My first A meet win. I had been orienteering 2 years, and won M35-44 by a time of 36 minutes, I think, in a field of 18. I was somewhat shocked, but also felt I had potential. I didn't run that fast, but was in contact with the map the whole time. Many of the people I beat were in better shape -- I wasn't in good shape back then, so I learned something real important about orienteering. The map was over-generalized; alot of smaller contour features not mapped, (like, IMO, many Canadian maps), but this is made up for by the absolutely stunning views as you run across high alpine meadows with the towering Rockies to gaze at. I got caught in a brutal hailstorm on day 1, near the end of the race -- I figure I did so well because the rest of the field had the hail to contend with for their whole run. This was also the first A meet in North America to use e-punching.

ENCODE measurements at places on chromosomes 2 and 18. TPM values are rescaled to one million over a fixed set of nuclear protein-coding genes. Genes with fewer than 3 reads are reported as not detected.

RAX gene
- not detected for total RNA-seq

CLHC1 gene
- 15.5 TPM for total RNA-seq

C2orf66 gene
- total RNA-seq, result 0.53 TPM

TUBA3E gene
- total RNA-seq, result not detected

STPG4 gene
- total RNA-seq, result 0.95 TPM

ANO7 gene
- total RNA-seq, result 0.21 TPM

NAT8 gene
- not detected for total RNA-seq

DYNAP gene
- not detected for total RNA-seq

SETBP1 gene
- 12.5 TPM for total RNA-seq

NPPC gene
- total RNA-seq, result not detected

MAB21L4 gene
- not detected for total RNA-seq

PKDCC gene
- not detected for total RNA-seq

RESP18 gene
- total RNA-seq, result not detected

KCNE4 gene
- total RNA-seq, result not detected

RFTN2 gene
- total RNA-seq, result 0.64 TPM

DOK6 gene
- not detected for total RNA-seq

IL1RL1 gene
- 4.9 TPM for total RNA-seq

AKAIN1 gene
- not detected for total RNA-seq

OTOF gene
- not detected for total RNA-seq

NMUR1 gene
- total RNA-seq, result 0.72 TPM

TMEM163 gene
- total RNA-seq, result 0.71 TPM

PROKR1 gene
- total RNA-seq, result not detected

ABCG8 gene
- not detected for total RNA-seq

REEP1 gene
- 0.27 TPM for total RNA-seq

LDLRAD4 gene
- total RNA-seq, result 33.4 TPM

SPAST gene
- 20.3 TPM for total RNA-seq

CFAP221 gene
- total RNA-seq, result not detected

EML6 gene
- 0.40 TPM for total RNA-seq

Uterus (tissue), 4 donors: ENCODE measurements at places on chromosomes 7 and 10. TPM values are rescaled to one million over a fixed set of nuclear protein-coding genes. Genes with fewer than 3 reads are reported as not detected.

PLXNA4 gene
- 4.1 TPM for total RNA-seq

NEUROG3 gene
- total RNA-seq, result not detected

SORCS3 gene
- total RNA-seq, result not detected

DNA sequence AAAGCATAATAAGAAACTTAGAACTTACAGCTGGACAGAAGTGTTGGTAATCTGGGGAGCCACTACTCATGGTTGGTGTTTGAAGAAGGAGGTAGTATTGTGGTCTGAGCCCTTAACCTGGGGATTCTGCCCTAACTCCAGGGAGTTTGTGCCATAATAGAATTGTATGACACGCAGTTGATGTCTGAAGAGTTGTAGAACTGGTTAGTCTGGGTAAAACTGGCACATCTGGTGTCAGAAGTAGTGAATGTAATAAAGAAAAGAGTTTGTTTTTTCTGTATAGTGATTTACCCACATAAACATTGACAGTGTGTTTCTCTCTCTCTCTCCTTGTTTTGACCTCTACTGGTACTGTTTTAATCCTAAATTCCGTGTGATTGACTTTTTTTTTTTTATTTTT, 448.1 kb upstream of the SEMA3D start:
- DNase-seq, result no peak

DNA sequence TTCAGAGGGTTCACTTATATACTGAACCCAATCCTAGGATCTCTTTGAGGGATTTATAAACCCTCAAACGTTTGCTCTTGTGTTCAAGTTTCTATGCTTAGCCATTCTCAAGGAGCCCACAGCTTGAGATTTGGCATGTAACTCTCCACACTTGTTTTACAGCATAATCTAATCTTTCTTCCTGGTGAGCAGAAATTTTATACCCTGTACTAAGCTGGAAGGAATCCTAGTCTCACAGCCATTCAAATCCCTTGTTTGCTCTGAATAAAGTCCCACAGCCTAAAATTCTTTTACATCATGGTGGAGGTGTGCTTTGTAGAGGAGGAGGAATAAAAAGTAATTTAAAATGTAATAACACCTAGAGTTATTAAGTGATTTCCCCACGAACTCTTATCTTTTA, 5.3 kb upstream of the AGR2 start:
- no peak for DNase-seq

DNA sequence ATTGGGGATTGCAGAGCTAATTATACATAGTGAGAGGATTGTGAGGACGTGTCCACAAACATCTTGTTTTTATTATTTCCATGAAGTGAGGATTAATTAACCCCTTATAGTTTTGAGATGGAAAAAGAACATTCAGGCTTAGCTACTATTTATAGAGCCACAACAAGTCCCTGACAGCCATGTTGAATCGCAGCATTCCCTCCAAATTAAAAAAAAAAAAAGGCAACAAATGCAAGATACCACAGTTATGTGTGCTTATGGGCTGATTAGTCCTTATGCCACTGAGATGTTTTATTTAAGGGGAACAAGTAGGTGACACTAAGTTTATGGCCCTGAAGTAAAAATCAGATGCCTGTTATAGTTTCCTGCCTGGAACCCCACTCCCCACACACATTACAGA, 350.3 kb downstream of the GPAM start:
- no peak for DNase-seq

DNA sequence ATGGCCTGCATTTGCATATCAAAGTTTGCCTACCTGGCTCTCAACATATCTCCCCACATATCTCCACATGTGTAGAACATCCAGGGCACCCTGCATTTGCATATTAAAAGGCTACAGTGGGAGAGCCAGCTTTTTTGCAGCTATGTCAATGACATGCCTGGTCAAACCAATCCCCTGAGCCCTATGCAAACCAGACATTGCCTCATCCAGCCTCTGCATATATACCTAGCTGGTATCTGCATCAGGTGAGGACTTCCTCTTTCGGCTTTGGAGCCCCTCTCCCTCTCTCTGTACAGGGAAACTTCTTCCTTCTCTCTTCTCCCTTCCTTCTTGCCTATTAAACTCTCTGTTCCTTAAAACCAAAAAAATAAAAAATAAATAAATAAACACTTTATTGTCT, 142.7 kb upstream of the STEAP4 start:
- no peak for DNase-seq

• 3. Spackman Creek, DWG NRA, PA
      This is the day 2 map from the 2000 US Champs at Delaware Water Gap (PEEC). I had a nearly perfect run, at a speed I had never done before. I think statistically it is still one of my best runs ever (which is sad, meaning in all this time, I haven't gotten much better, only more consistent). I believe I would have medalled had I not made a 14 minute error on day 1. I still wasn't very good in those days, but I was good on that day. I was in a zone, as they say. Not only that, the terrain and the mapping are fantastic.

    • 4. Red Top Mountain, somewhere in, GA
      I was third in a field of 59 on red. I had been O'ing for one and a half years, and was not in very good shape. Those few people who knew me were shocked that I had such a good run. This was my first A meet in M35, and I ended up medalling. I was excited because I had no real prior running or navigating experience before starting O, and when I started O'ing I was 70 pounds overweight. It was some sort of accomplishment. I remember running really hard, and remember the woods being "lollipop terrain". Beautiful open woods. I've never lived up to the potential I thought I had in this race.

    • 5. Pond Mountain, Kent, CT